With the generous assistance of the staff at Gettysburg National Military Park, nearly 150 years after the July 2nd Council of War, a group of Gettysburg enthusiasts gathered in the Leister House in an effort to recapture the scene of the Union high command. Gathering fourteen people into the small room proved a logistical challenge in its own right. As the “generals” took their place, individuals quibbled over the posture, posing, and positioning of their commander. While our photographer, Will Dupuis, captured the scene, individually and collectively we reflected on the momentous events that occurred in that exact space in 1863. The damp March air contrasted starkly with the humid, sultry July evening. James Hessler, representing Daniel Butterfield, remarked on the practical difficulties in communicating with so many subordinates. This command structure was soon simplified; following the Gettysburg Campaign the Army of the Potomac was reorganized. As it had 152 years earlier, conversation and debate swirled around Meade’s leadership. Some applauded Meade’s initiative to gather his subordinates and exchange information in a controlled environment, something that General Lee chose not to do.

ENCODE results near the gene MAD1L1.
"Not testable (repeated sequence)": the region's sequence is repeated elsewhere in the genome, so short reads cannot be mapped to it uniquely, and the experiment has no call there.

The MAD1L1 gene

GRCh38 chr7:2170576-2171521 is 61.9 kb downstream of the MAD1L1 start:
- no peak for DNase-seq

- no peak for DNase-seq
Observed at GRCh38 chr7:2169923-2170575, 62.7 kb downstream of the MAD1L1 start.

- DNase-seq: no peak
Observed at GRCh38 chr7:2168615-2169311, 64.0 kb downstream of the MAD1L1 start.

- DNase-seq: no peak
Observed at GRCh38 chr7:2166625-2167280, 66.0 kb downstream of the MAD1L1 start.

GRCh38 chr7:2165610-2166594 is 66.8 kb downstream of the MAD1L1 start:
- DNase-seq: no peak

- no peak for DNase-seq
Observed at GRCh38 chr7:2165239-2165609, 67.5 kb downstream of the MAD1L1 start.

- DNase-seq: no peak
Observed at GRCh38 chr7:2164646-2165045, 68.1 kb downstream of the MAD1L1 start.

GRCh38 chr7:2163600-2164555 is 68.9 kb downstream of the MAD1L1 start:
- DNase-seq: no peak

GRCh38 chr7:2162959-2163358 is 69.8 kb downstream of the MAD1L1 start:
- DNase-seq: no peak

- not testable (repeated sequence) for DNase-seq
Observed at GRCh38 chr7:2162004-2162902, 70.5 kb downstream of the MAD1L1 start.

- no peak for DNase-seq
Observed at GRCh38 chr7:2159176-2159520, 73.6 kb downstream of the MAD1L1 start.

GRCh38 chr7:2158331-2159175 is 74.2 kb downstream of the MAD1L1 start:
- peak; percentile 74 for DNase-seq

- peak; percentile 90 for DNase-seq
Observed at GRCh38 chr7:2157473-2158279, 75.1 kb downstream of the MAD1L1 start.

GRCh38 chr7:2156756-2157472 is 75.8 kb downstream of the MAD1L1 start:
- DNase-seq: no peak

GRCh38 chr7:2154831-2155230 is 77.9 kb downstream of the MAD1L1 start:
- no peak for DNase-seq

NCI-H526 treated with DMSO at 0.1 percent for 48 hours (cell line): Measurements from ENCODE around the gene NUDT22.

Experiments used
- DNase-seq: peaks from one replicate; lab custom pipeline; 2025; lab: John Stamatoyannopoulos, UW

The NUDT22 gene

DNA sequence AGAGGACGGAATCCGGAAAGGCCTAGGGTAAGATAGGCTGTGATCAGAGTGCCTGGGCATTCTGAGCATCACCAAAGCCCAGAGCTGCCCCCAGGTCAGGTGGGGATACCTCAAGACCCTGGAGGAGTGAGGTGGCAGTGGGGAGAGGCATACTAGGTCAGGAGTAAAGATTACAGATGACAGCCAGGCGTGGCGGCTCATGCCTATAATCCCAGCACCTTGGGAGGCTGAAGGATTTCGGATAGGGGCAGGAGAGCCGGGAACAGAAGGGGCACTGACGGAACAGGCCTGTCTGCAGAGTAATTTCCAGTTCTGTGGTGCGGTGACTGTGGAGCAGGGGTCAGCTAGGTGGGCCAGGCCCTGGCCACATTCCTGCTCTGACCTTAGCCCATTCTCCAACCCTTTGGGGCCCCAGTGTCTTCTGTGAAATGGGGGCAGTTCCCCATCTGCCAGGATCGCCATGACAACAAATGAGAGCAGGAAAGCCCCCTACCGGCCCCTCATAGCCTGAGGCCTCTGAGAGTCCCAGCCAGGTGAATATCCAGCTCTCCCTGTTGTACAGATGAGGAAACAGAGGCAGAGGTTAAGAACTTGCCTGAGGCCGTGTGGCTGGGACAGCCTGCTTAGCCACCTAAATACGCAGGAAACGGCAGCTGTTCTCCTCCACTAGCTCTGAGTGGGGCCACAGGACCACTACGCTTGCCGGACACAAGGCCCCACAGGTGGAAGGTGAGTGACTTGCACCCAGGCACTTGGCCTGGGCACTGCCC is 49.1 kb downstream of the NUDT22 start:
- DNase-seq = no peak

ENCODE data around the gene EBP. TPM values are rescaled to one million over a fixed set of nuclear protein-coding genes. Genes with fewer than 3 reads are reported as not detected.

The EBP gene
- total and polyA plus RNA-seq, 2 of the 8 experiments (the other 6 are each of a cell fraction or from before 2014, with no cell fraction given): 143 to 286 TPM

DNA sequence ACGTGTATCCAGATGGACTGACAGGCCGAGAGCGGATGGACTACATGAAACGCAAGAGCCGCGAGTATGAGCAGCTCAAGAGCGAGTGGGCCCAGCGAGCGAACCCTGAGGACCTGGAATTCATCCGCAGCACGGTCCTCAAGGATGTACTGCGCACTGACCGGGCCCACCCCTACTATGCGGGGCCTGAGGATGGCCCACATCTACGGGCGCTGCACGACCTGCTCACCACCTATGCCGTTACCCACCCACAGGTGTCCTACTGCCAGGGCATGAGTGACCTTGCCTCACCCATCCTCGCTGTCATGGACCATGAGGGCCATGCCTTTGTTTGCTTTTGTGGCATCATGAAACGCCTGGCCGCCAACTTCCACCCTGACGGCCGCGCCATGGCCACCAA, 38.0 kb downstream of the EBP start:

In putting Meade’s leadership to a vote, our “council” found the general’s conduct at Gettysburg capable, if not admirable. Others, however, have not been so kind. In the latest study of the Gettysburg Campaign, historian Allen Guelzo offers a critical interpretation of Meade’s generalship. Relative to the Council of War on July 2nd, Guelzo promotes the theory that Meade did not want to fight at Gettysburg, but the unanimous decision of his subordinates to say and fight “stripped away” Meade’s excuse to withdraw. Through the duration of the war, and ultimately his life, Meade shouldered the criticism of his conduct at Gettysburg. Writing to his wife shortly after Christmas 1863, he quipped of the accusations aimed toward his leadership, “before long it will be clearly proved that my presence on the field was rather an injury than otherwise.”